I picked this book by my favourite method of wandering round the library shelves, looking for interesting titles with authors' names that sound foreign. Then if the blurb matches in interest, I borrow it. This one described the author as born in Jerusalem in 1987 (so, still in her mid twenties when the book was published in 2012)and living in Israel. She is the youngest ever recipient of the US National Book Foundation's 5 under 35 Award.
The author served in the Israeli Defence Force for two years. As the book makes clear, that is not unusual - in fact all young Israeli men and women are drafted for two years at the age of eighteen. The book follows three young women - Yael, Lea and Avishag - during their two years in the army, and to some extent, afterwards. Given the author's background, it might be thought that the book is thinly covered autobiography, however, since the three girls serve in different branches of the army, and have different personalities and different experiences, I suspect that there is a lot more imaginative skill that went into the story. I found all three fascinating, complex characters.
At the beginning they are all in school in a small village where the Lebanese border, where nearly everyone works "in a factory that makes parts that go in machines that help make machines that can make planes". The village, and the factory, have been built in the north near the border about thirty years previously. "There is one empty brown hill after another in that region, the government said, and if we are a country, we can't all live in just one part of it". So the girls grow up with missiles coming over the border, and with very little in the way of entertainment. Which may be why they grow up with such vivid imaginations.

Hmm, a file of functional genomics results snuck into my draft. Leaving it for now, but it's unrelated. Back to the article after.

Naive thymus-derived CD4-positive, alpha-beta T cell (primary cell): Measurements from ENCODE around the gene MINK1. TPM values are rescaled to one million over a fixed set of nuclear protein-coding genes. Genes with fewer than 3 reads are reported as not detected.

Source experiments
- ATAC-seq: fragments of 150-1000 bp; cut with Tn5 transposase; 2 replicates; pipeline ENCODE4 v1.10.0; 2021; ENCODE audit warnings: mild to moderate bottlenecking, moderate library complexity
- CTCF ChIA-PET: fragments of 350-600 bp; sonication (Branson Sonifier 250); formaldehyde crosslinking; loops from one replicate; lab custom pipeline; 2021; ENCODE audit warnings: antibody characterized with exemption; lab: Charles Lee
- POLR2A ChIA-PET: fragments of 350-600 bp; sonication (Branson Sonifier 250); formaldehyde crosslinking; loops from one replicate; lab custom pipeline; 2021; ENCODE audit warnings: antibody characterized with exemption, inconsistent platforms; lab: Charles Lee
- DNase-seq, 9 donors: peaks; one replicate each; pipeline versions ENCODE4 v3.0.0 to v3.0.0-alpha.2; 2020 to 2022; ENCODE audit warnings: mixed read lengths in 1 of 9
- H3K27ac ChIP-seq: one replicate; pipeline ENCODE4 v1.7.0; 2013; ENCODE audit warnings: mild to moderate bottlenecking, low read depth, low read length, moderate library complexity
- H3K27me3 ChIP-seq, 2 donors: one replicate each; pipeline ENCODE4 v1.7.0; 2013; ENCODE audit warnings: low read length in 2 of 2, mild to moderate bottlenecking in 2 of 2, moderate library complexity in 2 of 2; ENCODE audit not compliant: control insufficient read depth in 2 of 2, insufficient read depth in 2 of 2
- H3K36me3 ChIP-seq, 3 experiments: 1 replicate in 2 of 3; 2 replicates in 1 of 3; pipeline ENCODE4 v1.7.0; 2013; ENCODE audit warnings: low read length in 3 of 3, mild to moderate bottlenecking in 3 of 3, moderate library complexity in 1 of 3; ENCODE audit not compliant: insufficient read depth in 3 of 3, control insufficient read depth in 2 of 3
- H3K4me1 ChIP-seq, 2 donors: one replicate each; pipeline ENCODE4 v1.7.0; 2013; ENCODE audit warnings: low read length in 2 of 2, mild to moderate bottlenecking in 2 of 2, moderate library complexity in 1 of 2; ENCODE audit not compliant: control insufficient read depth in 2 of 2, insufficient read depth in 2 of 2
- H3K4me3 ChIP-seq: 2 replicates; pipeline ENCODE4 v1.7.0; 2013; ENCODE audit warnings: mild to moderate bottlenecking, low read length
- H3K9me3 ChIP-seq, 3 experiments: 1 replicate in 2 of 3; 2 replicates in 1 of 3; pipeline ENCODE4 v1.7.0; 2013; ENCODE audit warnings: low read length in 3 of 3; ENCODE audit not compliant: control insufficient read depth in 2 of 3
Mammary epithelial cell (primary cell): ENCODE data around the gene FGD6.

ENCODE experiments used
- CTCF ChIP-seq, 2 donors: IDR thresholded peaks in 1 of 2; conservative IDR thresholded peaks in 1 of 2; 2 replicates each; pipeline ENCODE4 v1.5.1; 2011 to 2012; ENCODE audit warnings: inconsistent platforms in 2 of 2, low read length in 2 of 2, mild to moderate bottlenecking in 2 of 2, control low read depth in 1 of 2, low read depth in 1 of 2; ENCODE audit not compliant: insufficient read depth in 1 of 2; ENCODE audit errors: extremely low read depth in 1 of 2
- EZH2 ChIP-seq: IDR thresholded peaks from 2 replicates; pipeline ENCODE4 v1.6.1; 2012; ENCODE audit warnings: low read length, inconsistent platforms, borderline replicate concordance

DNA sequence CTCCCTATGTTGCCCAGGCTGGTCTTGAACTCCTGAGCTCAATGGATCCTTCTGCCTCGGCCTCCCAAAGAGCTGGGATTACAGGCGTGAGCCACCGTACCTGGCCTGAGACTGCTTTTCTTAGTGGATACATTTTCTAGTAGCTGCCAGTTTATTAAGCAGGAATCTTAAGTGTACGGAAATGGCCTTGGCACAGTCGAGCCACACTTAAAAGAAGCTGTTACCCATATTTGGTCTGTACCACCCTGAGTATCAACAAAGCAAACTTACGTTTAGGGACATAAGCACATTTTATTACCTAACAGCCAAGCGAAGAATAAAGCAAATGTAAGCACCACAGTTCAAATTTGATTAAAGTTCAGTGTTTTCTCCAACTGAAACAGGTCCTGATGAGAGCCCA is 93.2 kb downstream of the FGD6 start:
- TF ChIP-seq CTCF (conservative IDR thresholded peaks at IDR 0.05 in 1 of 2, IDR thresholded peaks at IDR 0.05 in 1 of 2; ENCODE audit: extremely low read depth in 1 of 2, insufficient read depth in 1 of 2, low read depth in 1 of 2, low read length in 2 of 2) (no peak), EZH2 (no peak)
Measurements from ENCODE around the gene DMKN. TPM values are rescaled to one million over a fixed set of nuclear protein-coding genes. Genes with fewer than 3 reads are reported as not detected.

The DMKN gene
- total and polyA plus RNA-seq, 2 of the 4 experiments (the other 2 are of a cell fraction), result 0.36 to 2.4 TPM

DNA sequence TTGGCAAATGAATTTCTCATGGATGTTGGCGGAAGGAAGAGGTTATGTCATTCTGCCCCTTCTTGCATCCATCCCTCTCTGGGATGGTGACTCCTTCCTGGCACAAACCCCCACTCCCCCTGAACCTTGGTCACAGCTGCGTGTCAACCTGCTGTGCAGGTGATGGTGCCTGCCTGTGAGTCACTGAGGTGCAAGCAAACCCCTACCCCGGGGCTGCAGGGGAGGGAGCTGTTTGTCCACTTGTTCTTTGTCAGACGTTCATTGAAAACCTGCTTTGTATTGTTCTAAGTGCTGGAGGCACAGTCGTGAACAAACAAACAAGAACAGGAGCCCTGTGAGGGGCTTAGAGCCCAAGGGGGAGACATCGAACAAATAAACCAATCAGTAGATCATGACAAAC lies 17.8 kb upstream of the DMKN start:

The last two chapters felt a bit odd, as if the author did not quite know how to finish off the story. The second to last chapter sees the girls drafted back into the army, briefly, during a war with Lebanon. The final chapters goes back to when Yael was eighteen and waiting to enter the army, listening to her mother's story of her service in the air force as an air traffic controller, at the time when a hijacked plane was rescued from Entebbe in Uganda. It seemed to leave everything hanging in mid air, as far as the girls' lives went - but then, that is life which is never quite neatly wrapped up.
All in all, I found it an enthralling book, and I will be very interesting to see what the author comes up with as a follow up.